Platform. Tilt. Resolution. Improv.


There’s one concept my improv coach, Brad, has tried beating over our heads for nearly a year. It wasn’t until last week that it finally made sense to me. To paraphrase: “Every scene,” he said, “is based on a  platform, tilt and then a resolution. In other words someone sets something up, something is done to make things weird, and then something resolves the problem.”

An example could be:

  • A man goes to the grocery store for milk (platform)
  • The clerk insists drinking eggs are just as good and that’s what the man should do (tilt)
  • The man decides this clerk is right (resolution)

Another example:

  • A wife is upset at her husband for being late to come home (platform)
  • The husband says he was late because he needed to save orphans from a fire (tilt)
  • The wife accepts that excuse (resolution)

All good scenes consist of a series of platforms, tilts, and resolutions.

In a 'crazy man/straight man' scene the straight man will give the platform, the crazy man the tilt, and generally it’s up to the straight man to resolve it.

In 'peas in a pod,' the two people find it in a single voice.

When I first heard this idea, I thought it was exactly the same as other improv framings. I thought of the tilt as finding the first crazy thing and the resolution as the end of the scene. I saw how each resolution was the grounds for the next platform and how each move was a shift in status.

It didn’t hit as a new concept until last week when we ran two exercises.

In the first exercise, two players started a scene and the coach stopped it after fifteen seconds, thirty seconds, forty five seconds, a minute, or two minutes. Because none of us knew how long the scenes would last, we started with huge ideas, but not ideas so ridiculous that we couldn’t play them for two minutes if needed. It was far more fun than our normal scene work, and it set the stage for the next exercise.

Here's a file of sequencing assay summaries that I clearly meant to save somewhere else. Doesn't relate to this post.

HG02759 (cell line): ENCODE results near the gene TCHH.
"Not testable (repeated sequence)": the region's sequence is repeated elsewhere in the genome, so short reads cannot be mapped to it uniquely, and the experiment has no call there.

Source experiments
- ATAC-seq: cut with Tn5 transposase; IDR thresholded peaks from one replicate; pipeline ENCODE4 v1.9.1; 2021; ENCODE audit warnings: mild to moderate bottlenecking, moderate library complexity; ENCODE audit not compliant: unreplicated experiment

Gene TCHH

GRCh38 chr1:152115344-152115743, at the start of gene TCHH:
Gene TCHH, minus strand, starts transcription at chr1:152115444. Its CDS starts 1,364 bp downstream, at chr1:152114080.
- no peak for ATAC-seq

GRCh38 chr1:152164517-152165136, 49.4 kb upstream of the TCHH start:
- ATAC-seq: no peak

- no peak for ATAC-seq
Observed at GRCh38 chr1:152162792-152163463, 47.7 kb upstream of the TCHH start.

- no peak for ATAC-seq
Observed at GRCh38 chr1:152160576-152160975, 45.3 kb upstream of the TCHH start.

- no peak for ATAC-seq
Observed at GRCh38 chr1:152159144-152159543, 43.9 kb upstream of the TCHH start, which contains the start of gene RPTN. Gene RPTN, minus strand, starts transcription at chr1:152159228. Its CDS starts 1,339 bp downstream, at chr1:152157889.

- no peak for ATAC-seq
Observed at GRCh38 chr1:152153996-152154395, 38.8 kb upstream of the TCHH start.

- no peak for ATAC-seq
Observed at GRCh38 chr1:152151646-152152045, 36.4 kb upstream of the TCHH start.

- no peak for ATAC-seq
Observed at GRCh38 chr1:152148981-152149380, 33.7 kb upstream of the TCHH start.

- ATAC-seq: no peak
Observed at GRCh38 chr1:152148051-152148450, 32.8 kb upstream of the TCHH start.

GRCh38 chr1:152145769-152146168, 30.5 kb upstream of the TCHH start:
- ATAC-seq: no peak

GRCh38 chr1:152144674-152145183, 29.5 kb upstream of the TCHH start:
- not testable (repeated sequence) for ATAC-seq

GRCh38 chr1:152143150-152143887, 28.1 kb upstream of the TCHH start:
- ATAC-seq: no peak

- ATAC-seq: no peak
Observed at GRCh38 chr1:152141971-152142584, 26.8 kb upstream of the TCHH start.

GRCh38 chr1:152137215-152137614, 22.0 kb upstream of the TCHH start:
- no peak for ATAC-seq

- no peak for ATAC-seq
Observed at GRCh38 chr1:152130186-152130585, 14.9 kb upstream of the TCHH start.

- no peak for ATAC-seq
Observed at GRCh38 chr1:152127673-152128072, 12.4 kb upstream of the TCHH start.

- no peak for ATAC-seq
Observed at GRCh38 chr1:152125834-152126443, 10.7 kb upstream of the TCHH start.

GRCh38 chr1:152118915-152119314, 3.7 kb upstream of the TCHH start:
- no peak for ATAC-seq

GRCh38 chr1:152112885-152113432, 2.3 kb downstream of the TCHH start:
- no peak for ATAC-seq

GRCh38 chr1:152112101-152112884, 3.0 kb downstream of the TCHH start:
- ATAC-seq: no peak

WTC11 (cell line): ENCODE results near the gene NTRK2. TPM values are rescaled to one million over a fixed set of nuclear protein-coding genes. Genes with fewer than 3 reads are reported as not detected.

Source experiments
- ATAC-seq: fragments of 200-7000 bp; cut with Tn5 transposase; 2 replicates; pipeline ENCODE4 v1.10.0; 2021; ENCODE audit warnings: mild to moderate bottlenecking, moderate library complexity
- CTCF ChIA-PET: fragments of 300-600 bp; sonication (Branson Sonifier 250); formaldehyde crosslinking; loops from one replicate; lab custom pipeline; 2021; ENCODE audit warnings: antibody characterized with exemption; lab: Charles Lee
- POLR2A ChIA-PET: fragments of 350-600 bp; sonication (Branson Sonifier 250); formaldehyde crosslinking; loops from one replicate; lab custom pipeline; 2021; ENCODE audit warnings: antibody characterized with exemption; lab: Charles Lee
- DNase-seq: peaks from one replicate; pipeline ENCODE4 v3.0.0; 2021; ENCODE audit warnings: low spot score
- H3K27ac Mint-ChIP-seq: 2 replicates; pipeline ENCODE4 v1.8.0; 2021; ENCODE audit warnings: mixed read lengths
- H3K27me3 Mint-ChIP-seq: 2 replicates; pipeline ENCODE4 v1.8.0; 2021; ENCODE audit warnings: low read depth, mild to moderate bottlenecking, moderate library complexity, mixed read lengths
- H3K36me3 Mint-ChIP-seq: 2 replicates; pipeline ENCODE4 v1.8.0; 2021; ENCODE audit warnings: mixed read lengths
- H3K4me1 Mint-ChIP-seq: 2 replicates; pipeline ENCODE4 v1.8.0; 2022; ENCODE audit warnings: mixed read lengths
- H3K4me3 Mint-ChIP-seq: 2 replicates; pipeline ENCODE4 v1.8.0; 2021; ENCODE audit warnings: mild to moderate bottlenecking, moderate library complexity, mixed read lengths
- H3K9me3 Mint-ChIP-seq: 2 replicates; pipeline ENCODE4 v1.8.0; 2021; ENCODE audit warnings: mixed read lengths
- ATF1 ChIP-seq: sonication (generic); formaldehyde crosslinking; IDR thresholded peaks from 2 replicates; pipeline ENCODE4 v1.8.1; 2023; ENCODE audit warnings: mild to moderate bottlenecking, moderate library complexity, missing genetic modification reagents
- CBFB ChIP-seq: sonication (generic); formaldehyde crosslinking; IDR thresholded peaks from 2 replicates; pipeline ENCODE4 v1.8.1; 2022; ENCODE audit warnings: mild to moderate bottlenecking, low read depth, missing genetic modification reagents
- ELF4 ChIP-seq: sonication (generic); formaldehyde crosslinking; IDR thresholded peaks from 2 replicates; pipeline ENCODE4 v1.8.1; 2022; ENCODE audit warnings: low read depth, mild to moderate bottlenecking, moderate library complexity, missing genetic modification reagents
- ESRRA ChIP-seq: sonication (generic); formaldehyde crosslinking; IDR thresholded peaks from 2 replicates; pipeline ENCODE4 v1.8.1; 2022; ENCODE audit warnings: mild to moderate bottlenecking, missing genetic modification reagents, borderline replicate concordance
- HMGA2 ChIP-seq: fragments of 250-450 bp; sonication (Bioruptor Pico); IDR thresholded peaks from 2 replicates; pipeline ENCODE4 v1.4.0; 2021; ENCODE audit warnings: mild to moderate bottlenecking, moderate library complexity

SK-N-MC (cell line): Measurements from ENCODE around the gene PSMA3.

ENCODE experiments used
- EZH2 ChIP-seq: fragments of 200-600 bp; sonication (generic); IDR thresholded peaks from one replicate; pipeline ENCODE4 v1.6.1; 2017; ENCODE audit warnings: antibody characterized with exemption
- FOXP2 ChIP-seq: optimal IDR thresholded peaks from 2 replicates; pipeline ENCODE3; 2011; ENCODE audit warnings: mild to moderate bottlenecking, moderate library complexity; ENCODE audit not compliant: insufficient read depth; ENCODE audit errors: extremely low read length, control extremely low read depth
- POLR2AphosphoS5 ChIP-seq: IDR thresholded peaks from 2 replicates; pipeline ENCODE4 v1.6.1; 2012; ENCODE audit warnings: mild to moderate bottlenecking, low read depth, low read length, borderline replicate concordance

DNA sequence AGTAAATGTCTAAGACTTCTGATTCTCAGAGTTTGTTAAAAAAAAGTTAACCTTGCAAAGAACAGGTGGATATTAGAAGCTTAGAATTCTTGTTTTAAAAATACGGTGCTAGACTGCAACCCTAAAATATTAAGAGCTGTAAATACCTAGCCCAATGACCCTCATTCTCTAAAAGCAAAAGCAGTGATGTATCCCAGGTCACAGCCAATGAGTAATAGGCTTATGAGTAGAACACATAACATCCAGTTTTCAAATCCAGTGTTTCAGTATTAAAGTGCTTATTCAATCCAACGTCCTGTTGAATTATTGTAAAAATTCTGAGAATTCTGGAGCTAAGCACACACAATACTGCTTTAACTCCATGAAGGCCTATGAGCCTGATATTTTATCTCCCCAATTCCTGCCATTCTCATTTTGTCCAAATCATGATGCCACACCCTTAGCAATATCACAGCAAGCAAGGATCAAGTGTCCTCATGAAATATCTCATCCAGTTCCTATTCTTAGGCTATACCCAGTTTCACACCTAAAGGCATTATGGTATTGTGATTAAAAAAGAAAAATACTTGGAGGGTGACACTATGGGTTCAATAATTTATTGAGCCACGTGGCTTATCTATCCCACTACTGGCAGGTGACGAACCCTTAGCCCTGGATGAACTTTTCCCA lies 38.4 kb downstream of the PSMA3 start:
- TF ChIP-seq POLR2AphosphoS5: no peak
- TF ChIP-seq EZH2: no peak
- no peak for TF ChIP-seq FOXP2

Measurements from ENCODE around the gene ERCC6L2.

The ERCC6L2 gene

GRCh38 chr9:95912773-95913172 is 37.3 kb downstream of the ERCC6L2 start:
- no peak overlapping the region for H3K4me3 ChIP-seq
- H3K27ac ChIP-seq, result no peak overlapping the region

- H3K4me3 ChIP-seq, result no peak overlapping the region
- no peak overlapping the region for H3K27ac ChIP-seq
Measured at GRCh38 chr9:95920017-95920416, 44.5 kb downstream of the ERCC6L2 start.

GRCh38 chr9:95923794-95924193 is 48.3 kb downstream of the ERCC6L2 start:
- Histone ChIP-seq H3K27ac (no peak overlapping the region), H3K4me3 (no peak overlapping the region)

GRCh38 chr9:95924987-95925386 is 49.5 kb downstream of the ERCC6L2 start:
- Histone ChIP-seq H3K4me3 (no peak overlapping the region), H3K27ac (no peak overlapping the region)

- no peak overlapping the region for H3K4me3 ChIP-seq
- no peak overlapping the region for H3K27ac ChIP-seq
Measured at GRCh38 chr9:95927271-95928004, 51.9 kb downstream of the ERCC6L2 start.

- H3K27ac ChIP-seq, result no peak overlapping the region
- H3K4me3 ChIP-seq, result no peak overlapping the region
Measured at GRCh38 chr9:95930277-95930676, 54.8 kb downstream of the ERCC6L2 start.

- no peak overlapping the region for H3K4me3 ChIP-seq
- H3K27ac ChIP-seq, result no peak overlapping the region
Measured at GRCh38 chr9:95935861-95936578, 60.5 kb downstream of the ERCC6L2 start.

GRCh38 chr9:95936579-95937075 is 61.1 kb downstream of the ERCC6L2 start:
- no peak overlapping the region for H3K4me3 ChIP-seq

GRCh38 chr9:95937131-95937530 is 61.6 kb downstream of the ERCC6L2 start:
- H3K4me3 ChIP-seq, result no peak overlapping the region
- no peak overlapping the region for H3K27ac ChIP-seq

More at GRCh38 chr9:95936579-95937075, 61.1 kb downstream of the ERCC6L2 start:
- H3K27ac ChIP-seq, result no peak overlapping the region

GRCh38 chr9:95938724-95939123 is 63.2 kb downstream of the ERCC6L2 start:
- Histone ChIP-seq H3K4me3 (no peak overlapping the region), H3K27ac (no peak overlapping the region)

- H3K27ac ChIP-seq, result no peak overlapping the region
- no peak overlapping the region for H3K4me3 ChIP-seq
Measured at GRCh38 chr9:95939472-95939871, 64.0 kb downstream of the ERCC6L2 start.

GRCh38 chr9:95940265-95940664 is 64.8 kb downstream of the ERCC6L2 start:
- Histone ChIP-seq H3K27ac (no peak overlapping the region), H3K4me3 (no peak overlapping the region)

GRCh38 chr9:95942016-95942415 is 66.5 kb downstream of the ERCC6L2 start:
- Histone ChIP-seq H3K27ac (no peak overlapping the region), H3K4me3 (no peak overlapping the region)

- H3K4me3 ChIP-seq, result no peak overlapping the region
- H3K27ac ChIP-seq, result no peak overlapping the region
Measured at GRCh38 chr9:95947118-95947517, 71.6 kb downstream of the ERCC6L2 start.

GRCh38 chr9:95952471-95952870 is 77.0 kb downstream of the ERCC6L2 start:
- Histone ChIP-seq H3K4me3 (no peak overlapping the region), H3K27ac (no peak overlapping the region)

In the next exercise we were asked to edit the scene whenever there was a resolution. In other words, a scene could be as short as a guy picks up a pen (platform), the pen is encoded with a secret treasure map (tilt…way too plotty, but let’s roll with it), and the two go off to find treasure (resolution and hence the edit).

Most were simpler than that. A cleaning lady confronts a housewife (platform) about her laziness (tilt), and the housewife explains how rich people are inherently better (resolution and edit).

This exercise showed me I’m strong at  beating the hell out of an established game and can lay the groundwork for a solid tag run, but I need major work on this fundamental part of improv.

Specifically, understanding my initial surroundings (the platform), and instead of just playing on that, saying something enough out of left field to create a tilt.

Resolutions are great, but tilts are where the fun is.

ImprovJeremy Shuback